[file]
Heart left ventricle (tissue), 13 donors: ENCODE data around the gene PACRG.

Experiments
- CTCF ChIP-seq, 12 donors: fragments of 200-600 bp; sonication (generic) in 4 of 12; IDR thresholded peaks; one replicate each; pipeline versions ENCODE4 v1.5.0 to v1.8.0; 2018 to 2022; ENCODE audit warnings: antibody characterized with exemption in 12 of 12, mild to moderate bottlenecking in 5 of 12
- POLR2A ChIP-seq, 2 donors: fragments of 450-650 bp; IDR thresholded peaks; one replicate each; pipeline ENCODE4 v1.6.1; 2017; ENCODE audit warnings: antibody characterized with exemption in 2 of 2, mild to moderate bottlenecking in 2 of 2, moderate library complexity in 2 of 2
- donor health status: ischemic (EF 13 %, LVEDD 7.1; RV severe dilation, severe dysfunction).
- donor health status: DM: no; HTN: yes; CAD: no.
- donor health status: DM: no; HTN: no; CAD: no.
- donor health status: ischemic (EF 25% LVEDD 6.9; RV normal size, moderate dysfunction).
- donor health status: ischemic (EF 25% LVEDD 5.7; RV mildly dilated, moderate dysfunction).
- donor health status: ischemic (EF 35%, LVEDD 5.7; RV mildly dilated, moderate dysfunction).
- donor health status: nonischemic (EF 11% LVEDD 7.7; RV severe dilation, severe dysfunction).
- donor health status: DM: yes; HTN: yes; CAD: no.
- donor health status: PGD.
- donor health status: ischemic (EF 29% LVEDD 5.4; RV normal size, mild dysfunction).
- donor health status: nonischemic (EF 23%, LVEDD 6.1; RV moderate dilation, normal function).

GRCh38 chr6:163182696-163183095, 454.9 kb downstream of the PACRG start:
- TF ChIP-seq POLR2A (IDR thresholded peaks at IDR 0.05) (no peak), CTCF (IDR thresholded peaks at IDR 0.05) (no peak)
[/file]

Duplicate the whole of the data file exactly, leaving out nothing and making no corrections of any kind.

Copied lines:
Heart left ventricle (tissue), 13 donors: ENCODE data around the gene PACRG.

Experiments
- CTCF ChIP-seq, 12 donors: fragments of 200-600 bp; sonication (generic) in 4 of 12; IDR thresholded peaks; one replicate each; pipeline versions ENCODE4 v1.5.0 to v1.8.0; 2018 to 2022; ENCODE audit warnings: antibody characterized with exemption in 12 of 12, mild to moderate bottlenecking in 5 of 12
- POLR2A ChIP-seq, 2 donors: fragments of 450-650 bp; IDR thresholded peaks; one replicate each; pipeline ENCODE4 v1.6.1; 2017; ENCODE audit warnings: antibody characterized with exemption in 2 of 2, mild to moderate bottlenecking in 2 of 2, moderate library complexity in 2 of 2
- donor health status: ischemic (EF 13 %, LVEDD 7.1; RV severe dilation, severe dysfunction).
- donor health status: DM: no; HTN: yes; CAD: no.
- donor health status: DM: no; HTN: no; CAD: no.
- donor health status: ischemic (EF 25% LVEDD 6.9; RV normal size, moderate dysfunction).
- donor health status: ischemic (EF 25% LVEDD 5.7; RV mildly dilated, moderate dysfunction).
- donor health status: ischemic (EF 35%, LVEDD 5.7; RV mildly dilated, moderate dysfunction).
- donor health status: nonischemic (EF 11% LVEDD 7.7; RV severe dilation, severe dysfunction).
- donor health status: DM: yes; HTN: yes; CAD: no.
- donor health status: PGD.
- donor health status: ischemic (EF 29% LVEDD 5.4; RV normal size, mild dysfunction).
- donor health status: nonischemic (EF 23%, LVEDD 6.1; RV moderate dilation, normal function).

GRCh38 chr6:163182696-163183095, 454.9 kb downstream of the PACRG start:
- TF ChIP-seq POLR2A (IDR thresholded peaks at IDR 0.05) (no peak), CTCF (IDR thresholded peaks at IDR 0.05) (no peak)